Free and Fair Competition
Last Thursday evening more than 130 people packed out Buckhaven Community Hall. Local residents, trade unionists, environmentalists, and cross-party politicians came together as part of a campaign calling on EDF to commission work for their new offshore windfarm in local manufacturing yards rather than, as is suspected, shipping content over from Indonesia.
Despite being invited, EDF didn’t turn up.
If they had, they may well have argued that their decision is simply business and the Indonesian yards are more ‘competitive’ than the local yards in Methil and Burntisland. While the Indonesia yards may be cheaper, let’s examine the claim that this is simply the result of free and fair competition.
Environmentally, shipping the turbine jackets – the steel structures which secure turbines to the seabed and are made in Fife as well as in Indonesia – is estimated to release up to 4,500 tonnes CO2 per jacket moved. Shipping 30-32 jackets from Indonesia would therefore be the equivalent of 35 million cars on the road for a day. 54 jackets, the total number in the development, would be the equivalent of 62 million cars. None of this is factored into EDF’s consideration when awarding the contract. They simply don’t count these emissions.
Human rights groups and trade unions have also noted serious concerns about worker’s rights in Indonesia. Minimum wage rates are less than a pound an hour. In recent years, the General Secretary of one of the main trade union confederations has been summoned for interrogation on a systematic basis. Saipem, the Italian multinational who owns the Indonesian yards, has been criticised for not paying the minimum wage to workers involved in decommissioning projects and last year they were found guilty of bribing Algeria’s former energy minister in exchange for oil contracts. Only last month a worker died following a fire on a Saipem vessel.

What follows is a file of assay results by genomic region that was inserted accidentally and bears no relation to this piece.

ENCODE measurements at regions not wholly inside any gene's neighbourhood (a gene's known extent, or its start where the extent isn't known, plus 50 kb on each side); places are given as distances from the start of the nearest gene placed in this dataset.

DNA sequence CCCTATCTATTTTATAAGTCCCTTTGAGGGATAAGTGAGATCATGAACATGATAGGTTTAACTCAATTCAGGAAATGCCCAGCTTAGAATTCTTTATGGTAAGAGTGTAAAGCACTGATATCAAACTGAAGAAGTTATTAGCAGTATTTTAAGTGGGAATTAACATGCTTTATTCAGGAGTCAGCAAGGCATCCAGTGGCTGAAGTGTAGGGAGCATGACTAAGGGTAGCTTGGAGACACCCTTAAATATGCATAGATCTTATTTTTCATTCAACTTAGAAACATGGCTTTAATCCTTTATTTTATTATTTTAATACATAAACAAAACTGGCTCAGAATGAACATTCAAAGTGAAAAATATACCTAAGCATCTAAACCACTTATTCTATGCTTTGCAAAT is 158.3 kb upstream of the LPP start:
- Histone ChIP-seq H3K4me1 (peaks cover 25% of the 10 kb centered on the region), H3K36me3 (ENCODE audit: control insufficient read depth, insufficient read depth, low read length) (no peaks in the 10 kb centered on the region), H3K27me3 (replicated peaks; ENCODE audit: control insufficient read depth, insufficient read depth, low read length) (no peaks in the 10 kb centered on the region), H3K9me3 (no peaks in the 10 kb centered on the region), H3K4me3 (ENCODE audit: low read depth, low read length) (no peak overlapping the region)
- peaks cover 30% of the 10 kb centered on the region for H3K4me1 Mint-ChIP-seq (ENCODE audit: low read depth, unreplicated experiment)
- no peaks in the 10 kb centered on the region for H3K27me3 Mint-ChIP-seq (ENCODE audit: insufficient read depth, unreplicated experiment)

The Indonesian yards are also part of a so-called ‘free-trade zone’ where they benefit from a number of tax exemptions. As the economist and regional development expert Mike Danson argues, ‘this leads to unfair competition in the fabrication of turbine jackets by European multinationals offshoring construction to zones where they can benefit from exemptions from taxes and regulations, and other subsidies’.
The idea that Indonesian yards might win the work because they are more efficient is clearly nonsense. The system is geared to allow companies to shift production around the world and maximise profit at every turn.
This isn’t free and fair competition. This is the offshoring of emissions, the offshoring of good quality jobs and the offshoring of tax.
It is a rigged system which must be fought and must be over-turned.
That needs to start with EDF awarding work to yards in Fife. It should be quickly followed by governments at all levels doing everything they can to ensure that never again can companies and shareholders profiteer from our natural resources without benefitting workers and local communities.
Communities like those in Buckhaven, Methil and Leven have had enough. They want more renewables. They want to play their part in tackling climate change. But they want the work and the economic benefit associated too.
In a multi-million pound industry surely that isn’t too much to ask?